Reform UK

John Swales said:

I can confirm that we have spent £568.42 so far on posters, leaflets and ancillary items, which is well within the allowed figure. At this stage I do not expect our expenses to exceed the allowed figure.


John Ennis said:

Happy to answer your question: no we haven’t, and we won’t, exceed the expenditure limit.

Each candidate has 35 days from the election to provide a detailed return of their election spend. That is not just a total spend, but a list of outgoing transactions.


Individuals typically vote for personality or party, or don’t vote for a particular party or person, due to an issue they have with them.

The Conservatives had a strong candidate with John Innes, somebody with a previous track record of being the councillor in the district. But his challenge was likely that some were voting against the Conservative Party, due to issues with the party that are more national – as shown by national polling data.

Libdems are also polling poorly at a national level, below Reform UK. That seems to be reflected in the votes they received in this by-election. As a campaign, they didn’t allow personality of their candidate to be shown, and played on being the alternative to Conservatives. The concern is that the the Libdems have no ideology, and are just about winning a seat.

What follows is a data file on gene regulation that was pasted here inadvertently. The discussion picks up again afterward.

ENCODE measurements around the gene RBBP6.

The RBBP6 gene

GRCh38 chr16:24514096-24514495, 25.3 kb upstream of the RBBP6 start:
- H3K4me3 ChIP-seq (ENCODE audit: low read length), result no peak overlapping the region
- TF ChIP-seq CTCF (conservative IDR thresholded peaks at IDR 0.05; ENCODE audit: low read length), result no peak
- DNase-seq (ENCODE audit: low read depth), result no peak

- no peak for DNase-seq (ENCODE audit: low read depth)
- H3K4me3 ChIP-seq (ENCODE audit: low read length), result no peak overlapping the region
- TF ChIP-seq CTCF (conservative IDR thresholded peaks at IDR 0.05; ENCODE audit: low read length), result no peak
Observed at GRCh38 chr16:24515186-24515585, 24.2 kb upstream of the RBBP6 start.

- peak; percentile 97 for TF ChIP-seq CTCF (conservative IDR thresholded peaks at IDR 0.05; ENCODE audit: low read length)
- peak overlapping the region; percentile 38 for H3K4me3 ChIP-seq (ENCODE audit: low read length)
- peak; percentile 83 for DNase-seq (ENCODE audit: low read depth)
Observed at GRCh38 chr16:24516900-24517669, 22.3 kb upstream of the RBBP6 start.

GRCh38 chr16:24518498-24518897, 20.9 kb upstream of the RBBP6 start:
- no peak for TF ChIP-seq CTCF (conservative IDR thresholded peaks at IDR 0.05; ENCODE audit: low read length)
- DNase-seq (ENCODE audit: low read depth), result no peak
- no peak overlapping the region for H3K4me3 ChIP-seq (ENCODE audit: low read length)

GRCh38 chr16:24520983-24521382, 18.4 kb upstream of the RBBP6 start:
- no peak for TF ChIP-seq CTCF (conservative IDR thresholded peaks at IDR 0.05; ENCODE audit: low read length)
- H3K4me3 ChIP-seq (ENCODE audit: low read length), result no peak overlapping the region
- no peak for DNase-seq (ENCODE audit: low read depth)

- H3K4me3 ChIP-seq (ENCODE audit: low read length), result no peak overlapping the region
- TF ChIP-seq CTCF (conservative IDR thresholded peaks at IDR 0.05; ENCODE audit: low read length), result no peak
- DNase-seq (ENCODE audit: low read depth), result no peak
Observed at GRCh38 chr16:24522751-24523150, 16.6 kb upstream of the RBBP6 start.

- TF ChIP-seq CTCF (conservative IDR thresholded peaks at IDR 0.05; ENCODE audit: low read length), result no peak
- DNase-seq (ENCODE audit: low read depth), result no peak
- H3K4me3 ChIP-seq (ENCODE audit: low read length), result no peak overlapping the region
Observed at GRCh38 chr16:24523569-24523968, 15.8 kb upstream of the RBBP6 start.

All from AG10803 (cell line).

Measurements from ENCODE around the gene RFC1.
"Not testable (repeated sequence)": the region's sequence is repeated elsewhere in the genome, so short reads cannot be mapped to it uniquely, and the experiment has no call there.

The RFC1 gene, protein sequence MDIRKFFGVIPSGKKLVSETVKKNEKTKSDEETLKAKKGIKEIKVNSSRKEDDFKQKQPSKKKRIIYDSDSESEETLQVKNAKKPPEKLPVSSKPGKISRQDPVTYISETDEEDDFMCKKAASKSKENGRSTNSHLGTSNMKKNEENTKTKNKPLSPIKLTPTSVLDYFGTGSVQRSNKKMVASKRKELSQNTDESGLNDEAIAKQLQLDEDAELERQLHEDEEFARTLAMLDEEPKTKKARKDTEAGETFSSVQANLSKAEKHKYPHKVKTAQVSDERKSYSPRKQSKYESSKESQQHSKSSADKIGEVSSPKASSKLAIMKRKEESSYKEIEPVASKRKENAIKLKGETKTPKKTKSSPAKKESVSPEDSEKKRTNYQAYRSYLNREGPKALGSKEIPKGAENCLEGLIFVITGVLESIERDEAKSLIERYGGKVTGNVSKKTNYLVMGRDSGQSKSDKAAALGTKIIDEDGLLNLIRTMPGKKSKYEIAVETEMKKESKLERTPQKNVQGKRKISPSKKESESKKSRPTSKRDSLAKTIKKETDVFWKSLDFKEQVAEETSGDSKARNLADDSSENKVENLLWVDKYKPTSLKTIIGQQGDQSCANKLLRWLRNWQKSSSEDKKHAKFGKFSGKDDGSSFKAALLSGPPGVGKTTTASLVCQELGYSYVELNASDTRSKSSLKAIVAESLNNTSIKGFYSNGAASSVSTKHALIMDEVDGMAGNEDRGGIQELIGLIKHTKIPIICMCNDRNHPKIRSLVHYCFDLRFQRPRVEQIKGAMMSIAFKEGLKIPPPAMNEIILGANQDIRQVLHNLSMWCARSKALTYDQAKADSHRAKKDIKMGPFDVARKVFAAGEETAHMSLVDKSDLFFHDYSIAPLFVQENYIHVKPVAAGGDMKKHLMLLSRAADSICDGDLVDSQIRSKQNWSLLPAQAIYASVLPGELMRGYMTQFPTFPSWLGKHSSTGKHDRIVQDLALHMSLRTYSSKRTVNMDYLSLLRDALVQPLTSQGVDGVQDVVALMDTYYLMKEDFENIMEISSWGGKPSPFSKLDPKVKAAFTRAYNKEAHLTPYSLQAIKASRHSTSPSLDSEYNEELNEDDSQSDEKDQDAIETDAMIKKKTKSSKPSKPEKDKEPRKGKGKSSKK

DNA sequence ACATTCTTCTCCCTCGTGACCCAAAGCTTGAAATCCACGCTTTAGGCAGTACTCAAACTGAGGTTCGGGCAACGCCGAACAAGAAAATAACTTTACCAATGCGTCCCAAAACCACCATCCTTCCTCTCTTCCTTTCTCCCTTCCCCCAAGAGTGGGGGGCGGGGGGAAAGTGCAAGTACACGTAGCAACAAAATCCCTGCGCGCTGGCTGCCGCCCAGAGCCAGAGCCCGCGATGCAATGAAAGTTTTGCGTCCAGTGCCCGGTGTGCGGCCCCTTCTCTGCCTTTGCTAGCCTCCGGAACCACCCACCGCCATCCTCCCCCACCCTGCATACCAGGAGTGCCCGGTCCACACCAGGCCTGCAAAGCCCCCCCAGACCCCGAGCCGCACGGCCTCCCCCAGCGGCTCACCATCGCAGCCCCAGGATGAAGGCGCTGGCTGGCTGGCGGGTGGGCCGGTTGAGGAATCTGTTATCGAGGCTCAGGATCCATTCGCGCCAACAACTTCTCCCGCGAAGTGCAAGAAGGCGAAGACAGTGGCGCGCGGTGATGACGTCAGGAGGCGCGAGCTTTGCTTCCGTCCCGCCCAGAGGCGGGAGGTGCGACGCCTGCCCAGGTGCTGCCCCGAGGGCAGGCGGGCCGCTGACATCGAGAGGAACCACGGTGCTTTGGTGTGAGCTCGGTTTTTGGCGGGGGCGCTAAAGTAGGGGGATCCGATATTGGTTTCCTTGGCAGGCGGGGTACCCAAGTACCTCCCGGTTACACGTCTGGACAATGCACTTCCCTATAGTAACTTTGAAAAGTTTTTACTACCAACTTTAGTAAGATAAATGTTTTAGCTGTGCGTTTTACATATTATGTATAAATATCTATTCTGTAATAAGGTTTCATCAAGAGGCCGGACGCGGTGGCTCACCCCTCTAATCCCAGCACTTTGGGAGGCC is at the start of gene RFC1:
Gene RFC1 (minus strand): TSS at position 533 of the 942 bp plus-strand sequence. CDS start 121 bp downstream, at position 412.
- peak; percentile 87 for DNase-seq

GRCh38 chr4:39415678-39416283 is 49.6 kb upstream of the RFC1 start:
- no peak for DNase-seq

Green Party had a strong candidate. There was a feeling that only the Green Party delivered true green policies. As times moved on, all parties developed their own green policies, but there remains scepticism in some quarters that other parties really mean it, so votes will have returned to Green.

Reform UK are a party that have started from zero over a relatively few years. As a party they seem to polarise individuals, as can be seen by online comments. They will be interesting to watch as they are rapidly rising up the polls

In the past the Councillors for Harrogate have been formed from a combination of parties, and that has proven to give a better representation for the people of Harrogate, better debate, better engagement with county council, more ideas.

This will give a Harrogate and Knaresborough Area Constituency Committee made up of 7 Libdems, 4 Conservatives, 2 Independents

What does this mean when it comes to a general election

If you take the view that voting locally will be in alignment with current polling, then votes are thought to go from Conservative to Labour.

However, the Conservatives have a local group of loyal voters, and that can be seen by the votes given to the party of the last 14-years. Also, the vote for John Innes was down from last vote in this by-election, but not through the floor by any means. So for the Conservatives a takeaway from this by-election is that local is not following national.

For many years the seat has been seen as between Conservative and Libdems, and not generally being strongly contested by Labour. But if you take the view that Conservative will lose votes, due the national picture of the party, it is likely that those votes would go between Libdems, Labour, Green and Reform.

So with both Libdem and Conservative polling lower, and Green increasing, with Reform surging, the short-term outcome still sits between Conservative and Libdem, but if a general election is further way, Reform will take a much more significant number.